UFO mystery at RAF Lakenheath

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posted on Oct, 21 2008 @ 07:28 AM
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Photo:
www.drdavidclarke.co.uk...

Accounts + Links:
farshores.org...
www.nicap.org...
books.google.co.uk... X&oi=book_result&resnum=3&ct=result#PPA43,M1
www.ufocasebook.com...
Sceptical outlook:
gonzo.skeptic.googlepages.com...

Observations of unidentified objects by USAF and RAF personnel, extending over 5 hours, and involving ground-radar, airborne-radar, ground visual and airborne-visual sightings of high-speed unconventionally maneuvering objects in the vicinity of two RAF stations at night make this case a true "unexplained.". It is Case 2 in the Condon Report and is there conceded to be unexplained.

On the night of August 13-14, 1956, radar operators at two military bases in the east of England repeatedly tracked single and multiple objects which displayed high speed, as well as rapid changes of speed and direction. Two jet interceptors were sent up, and were able to see and track them in a brief series of maneuvers. According to official U.S. Air Force reports, the sightings could not be explained by radar malfunction or by unusual weather.

It began at 9:30 p.m. when Airman 2nd Class John Vaccare, of the U.S. Air Force at RAF Bentwaters, tracked one UFO on his Ground Controlled Approach radar (type AN/MPN-11A) as it flew 40-50 miles (65 to 80 km.) in 30 seconds, i.e. 4,800 to 6,000 mph (7,500 to 9,500 km./hr.).

A few minutes later Vaccare reported to T/Sergeant L. Whenry that a group of 12 to 15 unidentified targets was tracked from 8 miles (13 km.) southwest of Bentwaters to 40 miles (65 km.) northeast, at which time they "appeared to converge into one very large object, according to the size of the blip on the radar scope, which seemed to be several times larger than a B-36 aircraft [the largest operational bomber in history, with a wingspan of 230 feet or 70 m.]." The single large blip stopped twice for several minutes while being tracked, before flying off the scope.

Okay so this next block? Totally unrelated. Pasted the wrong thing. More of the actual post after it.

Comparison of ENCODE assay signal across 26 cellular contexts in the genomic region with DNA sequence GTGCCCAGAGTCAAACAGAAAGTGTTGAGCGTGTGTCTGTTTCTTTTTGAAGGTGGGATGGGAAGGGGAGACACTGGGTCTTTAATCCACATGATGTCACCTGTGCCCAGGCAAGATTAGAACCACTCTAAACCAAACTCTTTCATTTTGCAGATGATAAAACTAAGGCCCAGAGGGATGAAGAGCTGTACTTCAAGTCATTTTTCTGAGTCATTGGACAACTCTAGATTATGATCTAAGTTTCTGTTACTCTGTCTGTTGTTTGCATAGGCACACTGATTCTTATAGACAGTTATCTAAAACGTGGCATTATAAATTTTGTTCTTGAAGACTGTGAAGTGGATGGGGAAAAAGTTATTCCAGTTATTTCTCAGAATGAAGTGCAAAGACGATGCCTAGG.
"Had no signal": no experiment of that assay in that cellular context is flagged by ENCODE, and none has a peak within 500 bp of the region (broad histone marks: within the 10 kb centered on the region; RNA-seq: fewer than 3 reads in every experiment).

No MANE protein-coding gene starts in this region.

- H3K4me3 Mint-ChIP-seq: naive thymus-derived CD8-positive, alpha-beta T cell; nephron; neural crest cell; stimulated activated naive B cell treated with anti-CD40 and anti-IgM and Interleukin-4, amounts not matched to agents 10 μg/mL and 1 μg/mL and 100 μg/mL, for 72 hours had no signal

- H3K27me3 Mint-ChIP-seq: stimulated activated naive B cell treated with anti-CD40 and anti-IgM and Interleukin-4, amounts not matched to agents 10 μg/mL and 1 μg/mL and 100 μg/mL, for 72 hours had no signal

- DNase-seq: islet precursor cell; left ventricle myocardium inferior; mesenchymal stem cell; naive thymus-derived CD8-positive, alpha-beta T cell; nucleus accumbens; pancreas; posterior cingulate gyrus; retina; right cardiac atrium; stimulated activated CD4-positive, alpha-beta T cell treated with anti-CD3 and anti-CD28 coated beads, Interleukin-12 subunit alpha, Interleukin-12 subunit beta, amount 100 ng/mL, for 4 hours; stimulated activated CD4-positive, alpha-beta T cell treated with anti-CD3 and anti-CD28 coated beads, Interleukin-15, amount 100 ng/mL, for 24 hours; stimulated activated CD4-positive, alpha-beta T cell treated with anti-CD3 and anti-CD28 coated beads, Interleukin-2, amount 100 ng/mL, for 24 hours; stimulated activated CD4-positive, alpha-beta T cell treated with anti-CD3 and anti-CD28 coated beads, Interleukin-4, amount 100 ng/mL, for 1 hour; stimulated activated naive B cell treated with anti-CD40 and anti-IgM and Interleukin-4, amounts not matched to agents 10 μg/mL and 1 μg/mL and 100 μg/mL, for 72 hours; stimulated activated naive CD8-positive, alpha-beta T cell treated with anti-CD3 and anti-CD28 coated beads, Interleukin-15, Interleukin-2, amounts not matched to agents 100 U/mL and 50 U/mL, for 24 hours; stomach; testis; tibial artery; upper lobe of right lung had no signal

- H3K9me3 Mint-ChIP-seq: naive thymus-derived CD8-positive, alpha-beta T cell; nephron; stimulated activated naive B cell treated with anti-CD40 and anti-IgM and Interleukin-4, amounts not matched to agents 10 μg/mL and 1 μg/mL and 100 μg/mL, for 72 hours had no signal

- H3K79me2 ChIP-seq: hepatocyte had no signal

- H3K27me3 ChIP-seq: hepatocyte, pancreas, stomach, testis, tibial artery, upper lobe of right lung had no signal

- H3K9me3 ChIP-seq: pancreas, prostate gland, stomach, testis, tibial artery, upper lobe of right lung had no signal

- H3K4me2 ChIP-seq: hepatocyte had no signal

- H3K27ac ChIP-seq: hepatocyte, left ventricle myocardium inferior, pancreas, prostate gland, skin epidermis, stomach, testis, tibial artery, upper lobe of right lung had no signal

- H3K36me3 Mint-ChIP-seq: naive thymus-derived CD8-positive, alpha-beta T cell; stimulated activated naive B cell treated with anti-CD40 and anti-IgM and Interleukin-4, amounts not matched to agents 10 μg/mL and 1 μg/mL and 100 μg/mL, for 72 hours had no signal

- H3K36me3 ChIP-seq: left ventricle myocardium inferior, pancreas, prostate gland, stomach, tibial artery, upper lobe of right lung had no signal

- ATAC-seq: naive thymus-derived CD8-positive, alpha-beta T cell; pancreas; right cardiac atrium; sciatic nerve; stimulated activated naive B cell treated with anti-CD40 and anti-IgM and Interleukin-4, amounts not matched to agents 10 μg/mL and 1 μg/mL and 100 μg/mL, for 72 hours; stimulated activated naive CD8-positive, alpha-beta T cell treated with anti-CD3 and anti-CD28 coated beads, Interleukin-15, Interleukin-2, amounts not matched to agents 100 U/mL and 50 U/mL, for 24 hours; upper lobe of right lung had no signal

At 10 p.m., a single unidentified target was tracked from Bentwaters as it covered 55 miles (90 km.) in just 16 seconds. This works out to over 12,000 mph (19,000 km./hr.).

Then, at 10:55 p.m., the Bentwaters GCA radar picked up an unidentified target on the same east-to-west course as the previous one, at an apparent speed of "2,000 to 4,000 mph" (3,200 to 6,400 km./hr.). Someone in the Bentwaters control tower reported seeing "a bright light passing over the field from east to west at about 4,000 feet [1,200 m.]." At about the same time, the pilot of a C-47 twin-engine military transport plane over Bentwaters said, "a bright light streaked under my aircraft travelling east to west at terrific speed." All three reports coincided.